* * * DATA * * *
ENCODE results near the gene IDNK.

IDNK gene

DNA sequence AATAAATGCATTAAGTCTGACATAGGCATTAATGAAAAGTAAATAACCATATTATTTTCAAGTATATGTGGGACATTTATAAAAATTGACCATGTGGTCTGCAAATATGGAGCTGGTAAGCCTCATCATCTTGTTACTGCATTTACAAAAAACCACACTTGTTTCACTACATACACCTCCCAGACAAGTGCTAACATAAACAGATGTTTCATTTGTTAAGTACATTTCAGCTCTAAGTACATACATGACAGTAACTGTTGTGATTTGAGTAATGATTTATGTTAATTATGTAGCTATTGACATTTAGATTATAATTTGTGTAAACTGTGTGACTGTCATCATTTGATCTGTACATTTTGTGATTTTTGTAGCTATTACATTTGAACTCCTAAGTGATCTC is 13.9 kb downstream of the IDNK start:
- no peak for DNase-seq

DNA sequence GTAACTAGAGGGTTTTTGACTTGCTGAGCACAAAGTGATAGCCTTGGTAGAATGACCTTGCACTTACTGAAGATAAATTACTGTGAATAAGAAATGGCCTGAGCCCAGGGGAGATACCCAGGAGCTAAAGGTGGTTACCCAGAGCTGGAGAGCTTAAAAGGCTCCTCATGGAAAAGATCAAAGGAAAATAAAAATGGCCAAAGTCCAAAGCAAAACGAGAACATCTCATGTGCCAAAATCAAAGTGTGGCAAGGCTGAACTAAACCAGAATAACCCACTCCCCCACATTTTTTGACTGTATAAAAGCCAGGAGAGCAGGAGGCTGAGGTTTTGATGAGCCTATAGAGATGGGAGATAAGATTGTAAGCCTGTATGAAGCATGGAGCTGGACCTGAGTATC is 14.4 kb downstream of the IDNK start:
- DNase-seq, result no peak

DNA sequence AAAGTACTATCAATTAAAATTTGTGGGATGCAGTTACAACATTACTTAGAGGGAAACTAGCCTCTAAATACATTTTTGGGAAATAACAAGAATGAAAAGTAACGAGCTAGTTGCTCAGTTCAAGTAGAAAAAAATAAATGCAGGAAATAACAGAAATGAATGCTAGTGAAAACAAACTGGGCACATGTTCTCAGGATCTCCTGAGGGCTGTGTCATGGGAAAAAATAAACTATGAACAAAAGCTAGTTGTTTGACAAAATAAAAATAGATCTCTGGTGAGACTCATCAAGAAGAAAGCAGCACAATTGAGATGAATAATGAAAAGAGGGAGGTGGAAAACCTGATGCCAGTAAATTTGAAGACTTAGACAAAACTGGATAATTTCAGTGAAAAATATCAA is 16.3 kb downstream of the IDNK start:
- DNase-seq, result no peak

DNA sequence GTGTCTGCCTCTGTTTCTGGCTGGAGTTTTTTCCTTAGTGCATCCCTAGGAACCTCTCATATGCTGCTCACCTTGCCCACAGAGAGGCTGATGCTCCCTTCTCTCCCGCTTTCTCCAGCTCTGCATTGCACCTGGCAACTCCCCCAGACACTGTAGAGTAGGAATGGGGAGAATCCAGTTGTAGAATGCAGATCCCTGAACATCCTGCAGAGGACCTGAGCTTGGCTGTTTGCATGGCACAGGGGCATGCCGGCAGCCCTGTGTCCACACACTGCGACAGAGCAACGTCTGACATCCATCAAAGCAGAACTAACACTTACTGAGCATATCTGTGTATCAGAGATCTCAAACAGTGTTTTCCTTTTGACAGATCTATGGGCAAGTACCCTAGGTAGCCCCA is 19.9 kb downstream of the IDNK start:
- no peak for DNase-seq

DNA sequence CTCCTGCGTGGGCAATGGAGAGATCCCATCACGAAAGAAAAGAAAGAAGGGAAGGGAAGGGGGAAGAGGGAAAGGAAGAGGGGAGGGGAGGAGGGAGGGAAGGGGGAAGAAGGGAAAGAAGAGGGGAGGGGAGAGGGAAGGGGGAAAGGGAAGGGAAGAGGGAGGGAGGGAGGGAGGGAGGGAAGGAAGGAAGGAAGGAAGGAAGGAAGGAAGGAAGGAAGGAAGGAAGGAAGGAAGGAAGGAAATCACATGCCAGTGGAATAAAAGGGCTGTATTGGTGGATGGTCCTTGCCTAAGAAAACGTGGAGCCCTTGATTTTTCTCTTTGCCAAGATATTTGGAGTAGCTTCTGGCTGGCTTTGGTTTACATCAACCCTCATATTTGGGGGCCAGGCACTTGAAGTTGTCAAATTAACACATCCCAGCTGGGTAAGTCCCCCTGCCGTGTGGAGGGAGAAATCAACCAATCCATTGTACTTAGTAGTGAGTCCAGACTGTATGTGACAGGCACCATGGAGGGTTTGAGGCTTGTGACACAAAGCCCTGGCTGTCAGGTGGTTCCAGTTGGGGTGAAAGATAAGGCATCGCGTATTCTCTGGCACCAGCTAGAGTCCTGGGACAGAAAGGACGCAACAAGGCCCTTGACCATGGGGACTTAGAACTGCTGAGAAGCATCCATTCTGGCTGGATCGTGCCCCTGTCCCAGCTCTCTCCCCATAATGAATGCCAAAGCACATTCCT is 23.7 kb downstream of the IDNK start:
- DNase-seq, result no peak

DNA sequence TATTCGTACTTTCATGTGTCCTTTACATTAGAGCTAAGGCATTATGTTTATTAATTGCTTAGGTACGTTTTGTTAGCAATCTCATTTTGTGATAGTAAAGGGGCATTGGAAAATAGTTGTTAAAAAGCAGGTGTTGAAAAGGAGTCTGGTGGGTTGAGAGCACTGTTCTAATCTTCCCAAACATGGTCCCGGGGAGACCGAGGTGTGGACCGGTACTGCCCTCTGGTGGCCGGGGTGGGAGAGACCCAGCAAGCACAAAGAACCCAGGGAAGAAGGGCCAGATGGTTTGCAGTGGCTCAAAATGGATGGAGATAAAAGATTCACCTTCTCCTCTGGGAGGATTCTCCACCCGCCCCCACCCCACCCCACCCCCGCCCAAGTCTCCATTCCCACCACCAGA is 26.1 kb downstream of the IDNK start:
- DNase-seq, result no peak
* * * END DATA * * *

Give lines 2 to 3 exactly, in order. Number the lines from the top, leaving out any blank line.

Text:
IDNK gene

DNA sequence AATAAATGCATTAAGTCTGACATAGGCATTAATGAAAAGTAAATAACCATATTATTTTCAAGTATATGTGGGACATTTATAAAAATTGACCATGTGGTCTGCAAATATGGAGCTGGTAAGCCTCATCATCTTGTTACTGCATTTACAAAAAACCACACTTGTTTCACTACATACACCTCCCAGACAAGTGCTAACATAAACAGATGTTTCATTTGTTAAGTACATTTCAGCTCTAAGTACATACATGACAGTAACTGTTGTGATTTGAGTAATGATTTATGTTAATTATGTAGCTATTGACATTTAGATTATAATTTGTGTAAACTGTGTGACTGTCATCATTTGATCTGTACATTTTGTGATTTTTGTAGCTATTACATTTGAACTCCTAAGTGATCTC is 13.9 kb downstream of the IDNK start: